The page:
In this issue of the Construction Journal, we highlight new developments in international standards, namely, the publication of the International Construction Measurement Standards (ICMS).
It only seems like yesterday that we were welcoming in 2017, and yet here we are again. So what’s coming over the hill in 2018?
Sustainability, environment, social value – this issue explores these terms and more as we take a look at the bigger picture for construction and the impact of our work.
How do you manage yourself, your team and your business when errors occur in the construction industry?
Lately it seems that a day doesn’t go by without a new report or article being published that assesses the health of the construction industry.
We look at why contracts are crucial to any project’s success, the range of contracts available – and how they affect the procurement processes.
How can the circular economy help address housing shortages and sustainability? This issue reflects on the question, and also casts its eye over telecommunications and tenancy.
The last issue 2017 explores a topic that has continued to develop throughout the year – technology.
What can surveyors do to address the housing crisis? The first of our new-look issues examines the problem from a number of perspectives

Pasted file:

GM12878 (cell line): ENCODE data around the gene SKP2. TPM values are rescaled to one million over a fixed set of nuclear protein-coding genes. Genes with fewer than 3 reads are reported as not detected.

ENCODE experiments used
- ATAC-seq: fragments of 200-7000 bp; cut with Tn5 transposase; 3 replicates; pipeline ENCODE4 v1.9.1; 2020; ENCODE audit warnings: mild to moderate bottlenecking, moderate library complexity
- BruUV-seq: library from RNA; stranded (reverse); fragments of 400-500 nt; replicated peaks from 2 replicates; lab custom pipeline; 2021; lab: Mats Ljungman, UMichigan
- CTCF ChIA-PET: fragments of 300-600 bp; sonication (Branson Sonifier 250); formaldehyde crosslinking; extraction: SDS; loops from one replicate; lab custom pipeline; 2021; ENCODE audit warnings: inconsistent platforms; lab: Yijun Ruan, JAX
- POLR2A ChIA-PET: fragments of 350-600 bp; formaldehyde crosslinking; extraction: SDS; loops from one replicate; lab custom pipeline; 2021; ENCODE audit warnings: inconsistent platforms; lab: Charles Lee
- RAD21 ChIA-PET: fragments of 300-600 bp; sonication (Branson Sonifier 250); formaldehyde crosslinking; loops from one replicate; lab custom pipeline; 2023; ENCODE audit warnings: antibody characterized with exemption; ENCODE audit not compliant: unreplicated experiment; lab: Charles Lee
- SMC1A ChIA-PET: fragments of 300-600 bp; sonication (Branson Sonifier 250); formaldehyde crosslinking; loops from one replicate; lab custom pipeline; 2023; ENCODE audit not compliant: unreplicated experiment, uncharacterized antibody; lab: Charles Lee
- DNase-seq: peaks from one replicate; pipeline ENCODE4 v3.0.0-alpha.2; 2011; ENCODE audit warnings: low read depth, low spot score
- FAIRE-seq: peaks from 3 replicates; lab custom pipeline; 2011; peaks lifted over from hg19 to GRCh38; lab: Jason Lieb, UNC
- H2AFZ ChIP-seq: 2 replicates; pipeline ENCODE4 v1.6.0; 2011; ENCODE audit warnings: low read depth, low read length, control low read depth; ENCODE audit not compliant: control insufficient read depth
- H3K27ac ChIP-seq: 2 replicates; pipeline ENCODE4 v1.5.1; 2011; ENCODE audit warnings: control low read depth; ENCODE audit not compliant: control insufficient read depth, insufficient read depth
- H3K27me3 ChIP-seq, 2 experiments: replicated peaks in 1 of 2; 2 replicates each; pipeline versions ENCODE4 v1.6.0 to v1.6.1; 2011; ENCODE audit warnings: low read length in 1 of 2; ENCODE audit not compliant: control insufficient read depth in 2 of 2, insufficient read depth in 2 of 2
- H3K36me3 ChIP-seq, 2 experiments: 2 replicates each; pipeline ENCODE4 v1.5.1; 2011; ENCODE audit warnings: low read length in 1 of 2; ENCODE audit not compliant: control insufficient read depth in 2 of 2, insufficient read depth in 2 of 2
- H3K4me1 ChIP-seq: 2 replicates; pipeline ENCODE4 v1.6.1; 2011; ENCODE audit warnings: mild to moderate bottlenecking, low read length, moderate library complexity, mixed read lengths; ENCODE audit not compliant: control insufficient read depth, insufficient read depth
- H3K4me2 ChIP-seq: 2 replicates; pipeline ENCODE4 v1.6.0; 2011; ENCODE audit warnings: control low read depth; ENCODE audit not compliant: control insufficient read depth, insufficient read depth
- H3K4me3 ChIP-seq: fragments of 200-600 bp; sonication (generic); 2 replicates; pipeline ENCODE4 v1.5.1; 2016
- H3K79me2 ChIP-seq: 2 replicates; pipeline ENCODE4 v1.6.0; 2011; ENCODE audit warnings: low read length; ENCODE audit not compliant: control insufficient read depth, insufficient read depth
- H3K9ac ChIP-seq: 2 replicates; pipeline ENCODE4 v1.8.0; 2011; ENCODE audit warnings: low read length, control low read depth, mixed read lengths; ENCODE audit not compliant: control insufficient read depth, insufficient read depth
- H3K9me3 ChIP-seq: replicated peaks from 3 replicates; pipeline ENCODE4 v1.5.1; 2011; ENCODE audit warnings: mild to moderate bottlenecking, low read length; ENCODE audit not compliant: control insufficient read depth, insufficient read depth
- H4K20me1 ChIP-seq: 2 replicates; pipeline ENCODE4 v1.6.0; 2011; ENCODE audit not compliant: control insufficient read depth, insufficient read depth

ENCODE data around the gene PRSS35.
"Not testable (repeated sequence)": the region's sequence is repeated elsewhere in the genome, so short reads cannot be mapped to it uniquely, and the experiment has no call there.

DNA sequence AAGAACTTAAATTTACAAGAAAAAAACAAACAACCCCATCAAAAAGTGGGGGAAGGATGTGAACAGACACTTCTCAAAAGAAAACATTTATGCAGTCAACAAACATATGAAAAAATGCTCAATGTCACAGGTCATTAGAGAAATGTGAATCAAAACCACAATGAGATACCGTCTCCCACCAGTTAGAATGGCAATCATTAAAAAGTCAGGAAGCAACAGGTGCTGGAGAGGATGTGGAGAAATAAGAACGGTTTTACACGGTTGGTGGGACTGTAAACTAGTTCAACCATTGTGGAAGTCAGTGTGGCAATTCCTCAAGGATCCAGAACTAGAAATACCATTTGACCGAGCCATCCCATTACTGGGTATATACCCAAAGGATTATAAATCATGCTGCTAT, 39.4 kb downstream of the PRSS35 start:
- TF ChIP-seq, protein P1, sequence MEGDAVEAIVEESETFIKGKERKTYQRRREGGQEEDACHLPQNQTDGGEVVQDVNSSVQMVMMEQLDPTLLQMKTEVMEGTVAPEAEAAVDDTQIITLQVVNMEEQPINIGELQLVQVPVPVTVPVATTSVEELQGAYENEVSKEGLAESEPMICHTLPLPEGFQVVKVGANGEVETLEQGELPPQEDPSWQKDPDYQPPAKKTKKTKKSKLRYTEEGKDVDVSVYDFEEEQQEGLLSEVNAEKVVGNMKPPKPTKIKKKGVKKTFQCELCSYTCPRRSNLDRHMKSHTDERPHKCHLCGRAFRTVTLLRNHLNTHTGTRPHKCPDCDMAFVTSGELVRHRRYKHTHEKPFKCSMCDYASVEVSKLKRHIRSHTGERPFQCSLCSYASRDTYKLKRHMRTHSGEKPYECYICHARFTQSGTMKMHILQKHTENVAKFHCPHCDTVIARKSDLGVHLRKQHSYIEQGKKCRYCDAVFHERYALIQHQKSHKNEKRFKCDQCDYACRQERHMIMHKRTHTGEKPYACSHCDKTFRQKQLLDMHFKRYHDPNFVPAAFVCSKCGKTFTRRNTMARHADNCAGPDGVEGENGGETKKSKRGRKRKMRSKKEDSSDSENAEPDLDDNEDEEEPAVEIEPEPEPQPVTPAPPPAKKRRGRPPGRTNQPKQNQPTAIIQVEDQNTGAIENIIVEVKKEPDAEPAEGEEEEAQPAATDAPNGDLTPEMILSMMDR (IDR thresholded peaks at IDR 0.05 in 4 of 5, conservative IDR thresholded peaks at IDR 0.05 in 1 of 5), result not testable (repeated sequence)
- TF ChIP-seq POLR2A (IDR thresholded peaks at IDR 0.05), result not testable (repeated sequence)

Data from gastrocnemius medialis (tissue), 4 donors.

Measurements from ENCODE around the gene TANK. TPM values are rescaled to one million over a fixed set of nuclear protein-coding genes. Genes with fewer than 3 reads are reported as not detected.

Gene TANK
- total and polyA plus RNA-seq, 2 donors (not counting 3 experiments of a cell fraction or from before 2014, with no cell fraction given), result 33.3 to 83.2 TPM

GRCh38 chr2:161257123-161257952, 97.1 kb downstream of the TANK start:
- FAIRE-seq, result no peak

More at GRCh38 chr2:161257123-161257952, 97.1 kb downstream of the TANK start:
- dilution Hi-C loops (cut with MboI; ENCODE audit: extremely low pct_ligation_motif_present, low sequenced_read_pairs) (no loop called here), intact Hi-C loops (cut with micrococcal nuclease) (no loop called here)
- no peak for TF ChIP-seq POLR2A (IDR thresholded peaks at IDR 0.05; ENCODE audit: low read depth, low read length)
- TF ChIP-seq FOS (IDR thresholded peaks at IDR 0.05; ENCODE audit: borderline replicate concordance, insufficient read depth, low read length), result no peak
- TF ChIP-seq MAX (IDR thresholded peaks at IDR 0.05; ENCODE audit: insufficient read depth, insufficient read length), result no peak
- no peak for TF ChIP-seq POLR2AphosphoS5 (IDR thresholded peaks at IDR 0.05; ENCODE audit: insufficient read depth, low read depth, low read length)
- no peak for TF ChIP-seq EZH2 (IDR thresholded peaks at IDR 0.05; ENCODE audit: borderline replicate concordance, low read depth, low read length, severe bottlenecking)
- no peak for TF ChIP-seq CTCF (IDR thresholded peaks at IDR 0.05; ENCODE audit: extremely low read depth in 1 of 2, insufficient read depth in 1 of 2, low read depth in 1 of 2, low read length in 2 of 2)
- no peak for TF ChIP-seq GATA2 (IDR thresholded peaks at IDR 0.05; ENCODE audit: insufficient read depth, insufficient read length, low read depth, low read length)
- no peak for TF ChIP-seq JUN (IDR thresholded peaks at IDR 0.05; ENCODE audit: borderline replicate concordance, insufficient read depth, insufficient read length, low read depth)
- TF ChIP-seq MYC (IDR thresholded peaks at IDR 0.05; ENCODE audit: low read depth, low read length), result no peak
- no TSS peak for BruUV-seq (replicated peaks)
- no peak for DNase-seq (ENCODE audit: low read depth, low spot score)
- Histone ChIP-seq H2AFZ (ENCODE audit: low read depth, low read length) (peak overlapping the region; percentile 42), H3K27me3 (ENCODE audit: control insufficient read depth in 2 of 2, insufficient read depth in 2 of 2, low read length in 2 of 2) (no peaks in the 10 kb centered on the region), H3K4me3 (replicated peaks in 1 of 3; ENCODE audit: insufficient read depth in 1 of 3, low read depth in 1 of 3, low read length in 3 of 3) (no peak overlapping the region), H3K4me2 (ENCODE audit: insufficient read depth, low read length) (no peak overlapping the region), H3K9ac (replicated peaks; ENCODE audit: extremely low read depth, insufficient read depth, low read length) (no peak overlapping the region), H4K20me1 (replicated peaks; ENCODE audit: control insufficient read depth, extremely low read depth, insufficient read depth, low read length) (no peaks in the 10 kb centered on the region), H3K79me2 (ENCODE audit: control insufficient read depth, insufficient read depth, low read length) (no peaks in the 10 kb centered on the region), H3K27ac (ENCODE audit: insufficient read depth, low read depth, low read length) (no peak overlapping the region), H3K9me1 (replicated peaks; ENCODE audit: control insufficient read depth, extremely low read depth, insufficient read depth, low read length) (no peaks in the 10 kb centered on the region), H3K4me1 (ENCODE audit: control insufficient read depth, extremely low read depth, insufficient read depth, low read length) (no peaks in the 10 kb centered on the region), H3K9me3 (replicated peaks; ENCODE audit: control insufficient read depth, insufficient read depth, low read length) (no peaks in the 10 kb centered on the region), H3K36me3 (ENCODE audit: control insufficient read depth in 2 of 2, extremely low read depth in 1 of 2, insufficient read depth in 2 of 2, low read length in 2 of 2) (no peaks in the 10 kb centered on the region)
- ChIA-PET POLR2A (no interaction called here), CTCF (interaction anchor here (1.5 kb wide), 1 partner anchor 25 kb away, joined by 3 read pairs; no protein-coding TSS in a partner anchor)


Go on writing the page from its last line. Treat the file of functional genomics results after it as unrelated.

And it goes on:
UK agriculture is at a break point, according to this issue’s lead article, while reports from Africa look at the challenges the continent faces in creating sustainable cities, and the impact of the recent drought in Cape Town.
The UK faces some significant challenges over the next decade sourcing its energy and maintaining security of supply.
From the Soviet project to map the world to the use of camera technology in US water management, this issue is concerned with the past and future of land measurement.
Ash dieback disease hit the headlines in 2012 with predictions of devastation, but then seemed to be forgotten. Yet in the intervening years it has continued to spread and is now threatening millions of trees across the UK.
This issue of focuses on quantification and on programming and planning.
These are exciting times at RICS, as we get into the swing of the organisation’s 150th birthday celebrations. But in this anniversary year, we also face the future.
There is a revolution going on in the development and application of satellite technology, and much of it is highly relevant to surveyors.
We explore rights of light and consider how insurance can help. We also examine ownership and airspace – a resource increasingly being exploited in crowded and mainly low-rise cities.
The notion of selling nature seems, at first, to be rather uncouth. You might wonder what a romantic poet such as Wordsworth would have made of it.
This issue of the Construction Journal steps back to take a global perspective.
In this Land Journal we look at how financial technology "fintech" and cadastres that can use digital currencies have positive applications in land and real-estate transactions.